February 2017

Interventional News: RAI Helps Defeat Thyroid Cancer
By Richard Weiss, MD
Radiology Today
Vol. 18 No. 2 P. 6

This year, an estimated 64,300 adults (14,950 men and 49,350 women) in the United States will be diagnosed with thyroid cancer. It is now the most rapidly increasing cancer diagnosis in the United States and the fifth most common cancer in women. An estimated 1,980 people (910 men and 1,070 women) will die from thyroid cancer this year.1

While the increasing rates of thyroid cancer are troubling, the five-year survival rates indicate that treatment can be effective, especially the treatment of localized disease. The five-year survival rate for people with localized thyroid cancer is 98%. The 10-year and 15-year survival rates are 97% and 95%, respectively. If the cancer has spread to a distant part of the body, the five-year survival rate is 54%.1

The opportunity for long-term survival with thyroid cancer highlights the critical role that risk profiling, effective treatment, and ongoing monitoring play in patient management. In most cases, patients diagnosed with thyroid cancer are treated with surgical removal of the thyroid gland (thyroidectomy). Following removal of the gland and based on their established risk profile, appropriately selected patients are then treated with a procedure known as remnant ablation involving administration of radioiodine (RAI) to identify and kill any remaining cancer cells. (RAI is also often used in adjuvant therapy to identify and destroy unproven residual thyroid cancer and in therapy to treat persistent disease in high-risk patients.)2 According to guidelines set in 2015 by the American Thyroid Association, remnant ablation with RAI can be considered for low-risk patients and is generally favored for low- to intermediate-risk patients and recommended for patients at high risk of recurrence.2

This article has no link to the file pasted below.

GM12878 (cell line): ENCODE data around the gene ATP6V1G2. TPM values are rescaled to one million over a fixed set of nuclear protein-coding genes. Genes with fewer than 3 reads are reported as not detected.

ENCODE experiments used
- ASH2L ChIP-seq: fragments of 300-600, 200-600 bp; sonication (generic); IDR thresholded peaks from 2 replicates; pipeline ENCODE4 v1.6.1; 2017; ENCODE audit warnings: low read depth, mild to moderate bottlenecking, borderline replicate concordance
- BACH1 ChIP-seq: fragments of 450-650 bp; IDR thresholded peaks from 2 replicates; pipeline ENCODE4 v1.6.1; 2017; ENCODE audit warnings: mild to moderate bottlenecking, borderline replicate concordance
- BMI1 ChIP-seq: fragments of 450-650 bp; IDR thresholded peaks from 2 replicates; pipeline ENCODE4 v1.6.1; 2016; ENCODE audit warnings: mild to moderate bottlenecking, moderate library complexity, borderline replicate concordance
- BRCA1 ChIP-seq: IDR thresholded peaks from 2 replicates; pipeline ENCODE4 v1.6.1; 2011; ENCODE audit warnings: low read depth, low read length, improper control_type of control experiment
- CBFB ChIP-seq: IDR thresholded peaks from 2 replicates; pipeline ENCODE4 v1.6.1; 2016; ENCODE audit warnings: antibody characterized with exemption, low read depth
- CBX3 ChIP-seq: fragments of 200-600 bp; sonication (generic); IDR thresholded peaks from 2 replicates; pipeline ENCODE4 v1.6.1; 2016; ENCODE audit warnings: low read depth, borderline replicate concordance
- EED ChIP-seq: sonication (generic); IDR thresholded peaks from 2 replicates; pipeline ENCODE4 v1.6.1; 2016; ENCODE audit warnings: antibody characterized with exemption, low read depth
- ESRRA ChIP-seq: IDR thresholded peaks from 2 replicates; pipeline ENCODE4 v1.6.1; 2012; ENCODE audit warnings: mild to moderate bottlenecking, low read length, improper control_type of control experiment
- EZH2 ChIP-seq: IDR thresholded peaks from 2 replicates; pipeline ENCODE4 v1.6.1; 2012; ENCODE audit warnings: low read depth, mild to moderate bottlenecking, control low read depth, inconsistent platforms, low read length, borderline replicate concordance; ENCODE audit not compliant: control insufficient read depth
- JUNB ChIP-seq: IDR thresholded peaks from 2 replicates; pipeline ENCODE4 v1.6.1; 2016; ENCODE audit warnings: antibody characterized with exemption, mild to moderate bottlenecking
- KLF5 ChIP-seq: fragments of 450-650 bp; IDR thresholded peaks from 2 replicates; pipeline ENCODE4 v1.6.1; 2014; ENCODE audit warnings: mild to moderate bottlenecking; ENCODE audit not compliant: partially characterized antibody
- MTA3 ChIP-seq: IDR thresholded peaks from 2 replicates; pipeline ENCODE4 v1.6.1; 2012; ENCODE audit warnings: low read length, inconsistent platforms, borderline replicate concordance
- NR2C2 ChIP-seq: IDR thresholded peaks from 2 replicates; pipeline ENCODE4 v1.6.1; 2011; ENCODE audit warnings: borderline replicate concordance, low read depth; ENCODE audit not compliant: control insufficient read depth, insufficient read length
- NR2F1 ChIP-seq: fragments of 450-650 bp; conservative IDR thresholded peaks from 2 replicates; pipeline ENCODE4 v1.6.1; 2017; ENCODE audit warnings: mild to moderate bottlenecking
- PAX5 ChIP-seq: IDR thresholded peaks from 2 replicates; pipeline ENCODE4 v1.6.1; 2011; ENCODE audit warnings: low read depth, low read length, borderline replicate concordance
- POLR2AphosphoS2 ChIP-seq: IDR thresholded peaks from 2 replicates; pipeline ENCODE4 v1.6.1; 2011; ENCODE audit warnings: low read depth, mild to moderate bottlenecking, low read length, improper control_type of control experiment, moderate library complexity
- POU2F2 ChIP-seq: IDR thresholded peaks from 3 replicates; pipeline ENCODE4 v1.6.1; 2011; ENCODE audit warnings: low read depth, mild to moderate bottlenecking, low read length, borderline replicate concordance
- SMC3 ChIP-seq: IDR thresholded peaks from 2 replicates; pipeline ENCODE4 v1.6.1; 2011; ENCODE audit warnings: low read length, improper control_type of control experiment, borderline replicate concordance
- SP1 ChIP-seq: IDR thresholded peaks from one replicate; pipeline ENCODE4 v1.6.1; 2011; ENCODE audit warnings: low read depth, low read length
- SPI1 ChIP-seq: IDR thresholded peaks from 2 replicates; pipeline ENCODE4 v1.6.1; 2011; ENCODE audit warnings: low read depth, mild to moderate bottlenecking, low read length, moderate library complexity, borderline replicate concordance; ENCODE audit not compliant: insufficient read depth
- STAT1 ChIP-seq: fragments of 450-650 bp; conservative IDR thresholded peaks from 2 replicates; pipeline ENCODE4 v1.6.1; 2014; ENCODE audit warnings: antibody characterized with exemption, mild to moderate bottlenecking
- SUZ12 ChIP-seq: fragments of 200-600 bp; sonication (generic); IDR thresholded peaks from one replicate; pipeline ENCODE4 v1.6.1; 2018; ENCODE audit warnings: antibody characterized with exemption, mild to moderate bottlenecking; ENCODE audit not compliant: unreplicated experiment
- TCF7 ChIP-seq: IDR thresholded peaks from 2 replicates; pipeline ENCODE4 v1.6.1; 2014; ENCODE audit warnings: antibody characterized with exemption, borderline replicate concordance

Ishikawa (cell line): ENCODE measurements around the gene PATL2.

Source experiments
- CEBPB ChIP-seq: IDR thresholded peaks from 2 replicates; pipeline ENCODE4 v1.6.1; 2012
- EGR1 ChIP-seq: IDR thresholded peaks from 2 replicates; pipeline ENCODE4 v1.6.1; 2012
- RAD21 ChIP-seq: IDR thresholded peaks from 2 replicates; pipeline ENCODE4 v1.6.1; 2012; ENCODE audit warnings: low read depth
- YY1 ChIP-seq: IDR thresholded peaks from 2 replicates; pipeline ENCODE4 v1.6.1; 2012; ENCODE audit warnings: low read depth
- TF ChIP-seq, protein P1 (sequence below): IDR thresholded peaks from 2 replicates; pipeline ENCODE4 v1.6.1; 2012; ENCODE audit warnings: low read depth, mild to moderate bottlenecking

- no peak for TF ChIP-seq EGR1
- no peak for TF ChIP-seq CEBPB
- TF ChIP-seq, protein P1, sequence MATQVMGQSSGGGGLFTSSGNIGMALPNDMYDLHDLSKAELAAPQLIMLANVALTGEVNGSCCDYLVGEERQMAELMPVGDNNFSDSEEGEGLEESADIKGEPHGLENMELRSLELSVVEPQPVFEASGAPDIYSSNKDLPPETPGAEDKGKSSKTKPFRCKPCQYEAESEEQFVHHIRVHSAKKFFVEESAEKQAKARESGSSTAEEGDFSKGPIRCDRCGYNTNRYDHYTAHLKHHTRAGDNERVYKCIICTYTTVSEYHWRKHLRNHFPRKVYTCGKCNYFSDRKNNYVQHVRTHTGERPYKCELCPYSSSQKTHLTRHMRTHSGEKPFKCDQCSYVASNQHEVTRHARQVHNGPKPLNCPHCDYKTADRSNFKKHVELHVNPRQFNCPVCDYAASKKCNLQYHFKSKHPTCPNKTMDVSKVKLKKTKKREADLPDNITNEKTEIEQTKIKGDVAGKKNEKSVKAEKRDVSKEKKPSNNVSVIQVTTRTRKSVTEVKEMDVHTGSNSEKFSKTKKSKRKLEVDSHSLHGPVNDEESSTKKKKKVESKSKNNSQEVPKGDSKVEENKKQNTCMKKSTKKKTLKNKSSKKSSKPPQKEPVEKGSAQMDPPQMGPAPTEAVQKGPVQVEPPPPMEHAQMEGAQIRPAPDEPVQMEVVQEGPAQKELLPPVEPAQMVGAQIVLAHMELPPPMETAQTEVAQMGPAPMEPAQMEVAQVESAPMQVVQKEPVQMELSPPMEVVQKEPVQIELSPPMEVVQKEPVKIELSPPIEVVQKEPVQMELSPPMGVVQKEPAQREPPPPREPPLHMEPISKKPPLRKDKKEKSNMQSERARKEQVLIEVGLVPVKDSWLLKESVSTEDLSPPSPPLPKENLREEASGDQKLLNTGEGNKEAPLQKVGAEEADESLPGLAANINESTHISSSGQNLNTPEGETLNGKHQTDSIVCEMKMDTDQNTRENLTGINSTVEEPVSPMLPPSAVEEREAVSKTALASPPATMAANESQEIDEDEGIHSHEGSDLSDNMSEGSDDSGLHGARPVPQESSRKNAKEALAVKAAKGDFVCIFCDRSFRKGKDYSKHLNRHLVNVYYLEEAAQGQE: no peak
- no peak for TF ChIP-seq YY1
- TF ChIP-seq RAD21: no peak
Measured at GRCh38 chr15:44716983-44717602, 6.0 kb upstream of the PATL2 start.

In recent years, the range of options related to both administration of RAI and the imaging technologies used in the remnant ablation procedure have presented important new considerations to radiologists and oncologists to support effective management of thyroid cancer patients. The thyroid gland absorbs nearly all of the iodine circulating systemically in the body. As a result, when RAI is administered in patients, it has the targeted ability to concentrate in and kill thyroid cells, including any residual thyroid cancer cells. For remnant ablation with RAI to be effective, patients must have sufficient levels of thyroid-stimulating hormone (TSH or thyrotropin) in the blood. This hormone stimulates any remaining thyroid tissue to take up the RAI.

If the thyroid gland has been removed, one widely used method to raise TSH levels is to stop a patient's treatment with thyroid hormone replacement therapy for several weeks. This causes levels of TSH to rise but also increases the risk of a condition known as hypothyroidism (low thyroid hormone levels). While hypothyroidism will generally abate once thyroid hormone replacement therapy is resumed, it can cause a range of challenging symptoms including severe fatigue, depression, weight gain, constipation, muscle aches, and reduced concentration.3